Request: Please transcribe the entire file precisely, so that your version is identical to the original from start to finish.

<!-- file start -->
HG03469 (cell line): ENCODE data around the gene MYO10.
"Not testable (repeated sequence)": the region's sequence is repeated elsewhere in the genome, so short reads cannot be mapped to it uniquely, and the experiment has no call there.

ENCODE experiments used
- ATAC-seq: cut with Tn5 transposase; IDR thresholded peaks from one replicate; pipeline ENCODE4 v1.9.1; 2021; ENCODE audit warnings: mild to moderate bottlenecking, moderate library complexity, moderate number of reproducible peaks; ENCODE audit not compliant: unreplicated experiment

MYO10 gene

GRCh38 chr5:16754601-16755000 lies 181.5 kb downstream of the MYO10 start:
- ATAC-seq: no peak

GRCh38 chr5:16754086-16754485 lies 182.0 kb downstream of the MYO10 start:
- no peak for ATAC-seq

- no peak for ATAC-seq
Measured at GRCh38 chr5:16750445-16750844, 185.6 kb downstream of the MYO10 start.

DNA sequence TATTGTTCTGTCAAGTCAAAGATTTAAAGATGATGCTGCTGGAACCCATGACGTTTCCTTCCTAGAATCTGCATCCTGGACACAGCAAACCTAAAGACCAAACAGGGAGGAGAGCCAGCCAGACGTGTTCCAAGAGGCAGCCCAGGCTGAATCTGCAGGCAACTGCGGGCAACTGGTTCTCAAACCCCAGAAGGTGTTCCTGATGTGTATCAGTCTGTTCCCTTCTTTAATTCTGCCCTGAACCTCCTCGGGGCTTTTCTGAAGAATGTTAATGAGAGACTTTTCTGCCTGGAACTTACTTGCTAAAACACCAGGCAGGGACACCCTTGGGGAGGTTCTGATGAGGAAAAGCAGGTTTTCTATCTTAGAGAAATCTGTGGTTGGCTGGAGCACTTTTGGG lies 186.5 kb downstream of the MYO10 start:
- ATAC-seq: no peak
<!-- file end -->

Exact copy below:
HG03469 (cell line): ENCODE data around the gene MYO10.
"Not testable (repeated sequence)": the region's sequence is repeated elsewhere in the genome, so short reads cannot be mapped to it uniquely, and the experiment has no call there.

ENCODE experiments used
- ATAC-seq: cut with Tn5 transposase; IDR thresholded peaks from one replicate; pipeline ENCODE4 v1.9.1; 2021; ENCODE audit warnings: mild to moderate bottlenecking, moderate library complexity, moderate number of reproducible peaks; ENCODE audit not compliant: unreplicated experiment

MYO10 gene

GRCh38 chr5:16754601-16755000 lies 181.5 kb downstream of the MYO10 start:
- ATAC-seq: no peak

GRCh38 chr5:16754086-16754485 lies 182.0 kb downstream of the MYO10 start:
- no peak for ATAC-seq

- no peak for ATAC-seq
Measured at GRCh38 chr5:16750445-16750844, 185.6 kb downstream of the MYO10 start.

DNA sequence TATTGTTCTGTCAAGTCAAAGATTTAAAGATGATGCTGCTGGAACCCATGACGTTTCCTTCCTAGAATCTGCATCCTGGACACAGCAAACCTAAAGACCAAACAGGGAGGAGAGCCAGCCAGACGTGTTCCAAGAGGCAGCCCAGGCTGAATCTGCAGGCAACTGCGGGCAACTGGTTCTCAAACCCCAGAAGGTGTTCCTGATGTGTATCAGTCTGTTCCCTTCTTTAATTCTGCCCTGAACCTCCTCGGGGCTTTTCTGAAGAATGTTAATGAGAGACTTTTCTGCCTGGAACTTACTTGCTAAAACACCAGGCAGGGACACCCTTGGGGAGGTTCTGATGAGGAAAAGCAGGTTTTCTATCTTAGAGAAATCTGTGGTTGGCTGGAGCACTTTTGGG lies 186.5 kb downstream of the MYO10 start:
- ATAC-seq: no peak